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Caltech and UCSD scientists establish leech as model for study of reproductive behavior
Date:3/16/2010

PASADENA, Calif.Researchers at the California Institute of Technology (Caltech) and the University of California, San Diego (UCSD) have discovered that injecting a simple hormone into leeches creates a novel way to study how hormones and the nervous system work together to produce species-specific reproductive behavior.

A paper describing the work appears in the March 11 online edition of the journal Current Biology.

Daniel Wagenaar, Broad Senior Research Fellow in Brain Circuitry at Caltech and first author of the paper, found that injecting a particular hormone into a medicinal leech (Hirudo verbana) induced a series of movements that closely mimic natural reproductive behavior, including a stereotypical 180-degree twisting of the body. Wagenaar's studies were initiated at UCSD.

The twisting, which occurs with a period of approximately five minutesmaking it one of the slowest behavioral rhythms ever discovered, aside from diurnal and annual rhythmsserves to align the reproductive pores on the ventral (under) side of one leech with the complementary pores on the ventral side of a partner, thus facilitating copulation. Without this behavior, copulation would fail.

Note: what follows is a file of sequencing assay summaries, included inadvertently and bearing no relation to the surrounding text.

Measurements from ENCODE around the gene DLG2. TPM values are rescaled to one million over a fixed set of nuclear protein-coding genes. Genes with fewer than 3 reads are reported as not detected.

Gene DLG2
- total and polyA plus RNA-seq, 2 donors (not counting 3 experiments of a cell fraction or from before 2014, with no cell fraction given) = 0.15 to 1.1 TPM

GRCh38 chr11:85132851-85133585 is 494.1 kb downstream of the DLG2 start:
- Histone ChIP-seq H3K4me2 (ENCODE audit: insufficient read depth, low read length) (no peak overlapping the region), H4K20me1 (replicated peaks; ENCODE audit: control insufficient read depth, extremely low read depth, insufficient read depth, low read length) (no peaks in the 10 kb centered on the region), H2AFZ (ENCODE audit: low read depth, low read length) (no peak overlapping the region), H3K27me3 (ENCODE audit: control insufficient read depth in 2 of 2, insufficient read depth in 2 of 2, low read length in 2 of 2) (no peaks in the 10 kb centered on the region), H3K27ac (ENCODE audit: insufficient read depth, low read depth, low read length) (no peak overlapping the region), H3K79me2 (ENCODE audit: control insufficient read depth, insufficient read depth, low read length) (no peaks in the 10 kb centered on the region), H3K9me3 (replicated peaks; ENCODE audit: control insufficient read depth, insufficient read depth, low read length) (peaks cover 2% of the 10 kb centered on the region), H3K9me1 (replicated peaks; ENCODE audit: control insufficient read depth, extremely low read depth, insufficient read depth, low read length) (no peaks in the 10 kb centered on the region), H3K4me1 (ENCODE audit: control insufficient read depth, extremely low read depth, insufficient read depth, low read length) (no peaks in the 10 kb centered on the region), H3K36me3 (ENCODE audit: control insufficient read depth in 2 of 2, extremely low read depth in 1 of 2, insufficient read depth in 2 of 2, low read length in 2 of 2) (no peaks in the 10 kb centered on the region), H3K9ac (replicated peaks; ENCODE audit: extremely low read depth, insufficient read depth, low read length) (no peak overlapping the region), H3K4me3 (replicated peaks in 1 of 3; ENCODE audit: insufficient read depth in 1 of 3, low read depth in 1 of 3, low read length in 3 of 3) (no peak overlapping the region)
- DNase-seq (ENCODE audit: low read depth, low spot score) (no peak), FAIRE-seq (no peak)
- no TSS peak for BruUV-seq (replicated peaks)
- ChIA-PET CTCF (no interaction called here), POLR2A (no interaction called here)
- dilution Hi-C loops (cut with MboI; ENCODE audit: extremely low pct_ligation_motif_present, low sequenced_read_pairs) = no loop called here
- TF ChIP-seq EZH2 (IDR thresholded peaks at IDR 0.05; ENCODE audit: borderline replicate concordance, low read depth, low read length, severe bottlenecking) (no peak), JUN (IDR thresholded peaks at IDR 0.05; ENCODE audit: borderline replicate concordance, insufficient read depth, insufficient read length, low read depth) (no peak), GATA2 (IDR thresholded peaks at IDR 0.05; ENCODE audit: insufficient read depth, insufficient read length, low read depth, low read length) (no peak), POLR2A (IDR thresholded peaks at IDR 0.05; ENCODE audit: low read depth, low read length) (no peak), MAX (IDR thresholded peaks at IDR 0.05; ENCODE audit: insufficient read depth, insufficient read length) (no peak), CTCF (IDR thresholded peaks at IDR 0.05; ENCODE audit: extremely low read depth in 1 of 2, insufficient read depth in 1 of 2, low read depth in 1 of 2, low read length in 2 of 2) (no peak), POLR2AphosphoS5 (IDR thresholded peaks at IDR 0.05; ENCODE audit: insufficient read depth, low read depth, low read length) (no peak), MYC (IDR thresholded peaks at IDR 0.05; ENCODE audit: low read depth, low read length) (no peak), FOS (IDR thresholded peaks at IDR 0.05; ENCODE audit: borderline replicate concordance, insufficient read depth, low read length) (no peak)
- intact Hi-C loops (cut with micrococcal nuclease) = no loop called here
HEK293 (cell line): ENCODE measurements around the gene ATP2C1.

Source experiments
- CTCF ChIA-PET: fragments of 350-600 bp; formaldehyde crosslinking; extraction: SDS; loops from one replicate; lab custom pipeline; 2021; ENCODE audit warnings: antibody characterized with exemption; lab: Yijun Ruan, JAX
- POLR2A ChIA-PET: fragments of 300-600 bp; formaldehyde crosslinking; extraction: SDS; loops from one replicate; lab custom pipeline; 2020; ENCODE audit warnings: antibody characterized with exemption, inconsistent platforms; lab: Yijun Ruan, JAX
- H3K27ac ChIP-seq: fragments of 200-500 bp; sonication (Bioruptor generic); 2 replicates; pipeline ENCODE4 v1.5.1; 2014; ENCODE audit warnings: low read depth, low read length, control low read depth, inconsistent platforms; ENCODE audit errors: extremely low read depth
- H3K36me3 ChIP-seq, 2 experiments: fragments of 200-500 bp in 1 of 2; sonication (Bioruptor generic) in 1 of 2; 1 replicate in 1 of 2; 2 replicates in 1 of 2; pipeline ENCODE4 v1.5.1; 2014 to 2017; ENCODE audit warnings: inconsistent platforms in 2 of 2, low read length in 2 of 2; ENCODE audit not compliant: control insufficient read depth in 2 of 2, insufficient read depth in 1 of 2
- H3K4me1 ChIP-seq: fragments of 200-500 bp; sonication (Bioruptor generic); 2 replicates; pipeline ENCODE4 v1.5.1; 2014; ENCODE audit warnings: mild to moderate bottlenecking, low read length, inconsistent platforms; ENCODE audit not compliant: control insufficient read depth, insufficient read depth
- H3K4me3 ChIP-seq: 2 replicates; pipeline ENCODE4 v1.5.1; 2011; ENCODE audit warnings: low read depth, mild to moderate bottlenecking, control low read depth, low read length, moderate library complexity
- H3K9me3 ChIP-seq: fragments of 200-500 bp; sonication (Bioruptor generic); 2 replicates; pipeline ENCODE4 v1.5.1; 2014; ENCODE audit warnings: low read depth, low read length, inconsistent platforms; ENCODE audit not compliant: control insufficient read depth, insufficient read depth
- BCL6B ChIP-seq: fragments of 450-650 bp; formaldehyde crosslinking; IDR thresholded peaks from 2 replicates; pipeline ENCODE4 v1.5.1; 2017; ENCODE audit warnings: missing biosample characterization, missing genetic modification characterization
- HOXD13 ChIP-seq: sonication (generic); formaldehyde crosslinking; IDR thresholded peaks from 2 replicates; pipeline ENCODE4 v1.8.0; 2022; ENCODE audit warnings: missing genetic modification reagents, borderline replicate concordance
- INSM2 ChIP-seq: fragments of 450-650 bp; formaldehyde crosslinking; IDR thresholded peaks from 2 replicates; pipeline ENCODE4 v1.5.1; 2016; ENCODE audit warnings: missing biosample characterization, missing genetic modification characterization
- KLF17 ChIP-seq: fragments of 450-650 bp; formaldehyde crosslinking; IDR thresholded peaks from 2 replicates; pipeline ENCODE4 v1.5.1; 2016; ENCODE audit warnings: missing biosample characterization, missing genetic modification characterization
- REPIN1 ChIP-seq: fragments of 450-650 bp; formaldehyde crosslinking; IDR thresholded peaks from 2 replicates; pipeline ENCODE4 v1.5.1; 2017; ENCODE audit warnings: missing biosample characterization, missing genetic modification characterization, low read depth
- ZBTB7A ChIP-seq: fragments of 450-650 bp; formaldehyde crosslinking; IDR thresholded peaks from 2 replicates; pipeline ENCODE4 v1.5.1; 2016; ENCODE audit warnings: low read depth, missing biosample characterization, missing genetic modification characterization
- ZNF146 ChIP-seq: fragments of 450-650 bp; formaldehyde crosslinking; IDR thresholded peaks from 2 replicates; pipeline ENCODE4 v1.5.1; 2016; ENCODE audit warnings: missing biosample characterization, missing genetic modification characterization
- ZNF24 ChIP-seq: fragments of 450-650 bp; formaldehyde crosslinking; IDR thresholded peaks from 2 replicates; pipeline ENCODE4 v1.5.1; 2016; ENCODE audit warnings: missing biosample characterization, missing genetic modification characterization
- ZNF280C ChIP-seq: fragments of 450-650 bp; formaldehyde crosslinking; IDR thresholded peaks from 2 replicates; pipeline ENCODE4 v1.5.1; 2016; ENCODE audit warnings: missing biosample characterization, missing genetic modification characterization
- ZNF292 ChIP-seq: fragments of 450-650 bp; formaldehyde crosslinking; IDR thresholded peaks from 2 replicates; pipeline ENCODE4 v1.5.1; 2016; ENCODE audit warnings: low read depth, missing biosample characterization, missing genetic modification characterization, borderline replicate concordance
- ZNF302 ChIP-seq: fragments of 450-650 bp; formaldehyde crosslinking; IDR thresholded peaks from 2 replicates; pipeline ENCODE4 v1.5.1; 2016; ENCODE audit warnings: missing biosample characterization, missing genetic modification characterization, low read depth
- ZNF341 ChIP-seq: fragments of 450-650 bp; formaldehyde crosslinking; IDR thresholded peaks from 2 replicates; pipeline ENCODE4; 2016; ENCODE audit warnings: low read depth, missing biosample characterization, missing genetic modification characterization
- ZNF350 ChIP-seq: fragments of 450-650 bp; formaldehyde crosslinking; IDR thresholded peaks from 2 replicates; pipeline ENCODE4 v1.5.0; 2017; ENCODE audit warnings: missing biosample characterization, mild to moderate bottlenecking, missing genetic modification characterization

"In many animal species, sexual reproduction involves highly specific and complex behaviors at all stages from courtship to copulation and beyond," Wagenaar says. "Most animals perform these behaviors without any learning, which strongly suggests that the behaviors are somehow 'hardwired' in their nervous systems."

The relationship between the activity of nerve cells and leech behavior has been very well studied, and the simplicity of the leech nervous system, which contains only about 15,000 neuronsorders of magnitude fewer than even a mosquitohas greatly facilitated this work.

The studies described in Wagenaar's paper were inspired by the combination of the complex behaviors of leeches breeding in the laboratory and its relatively simple
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Contact: Kathy Svitil
ksvitil@caltech.edu
626-395-8022
California Institute of Technology
Source:Eurekalert

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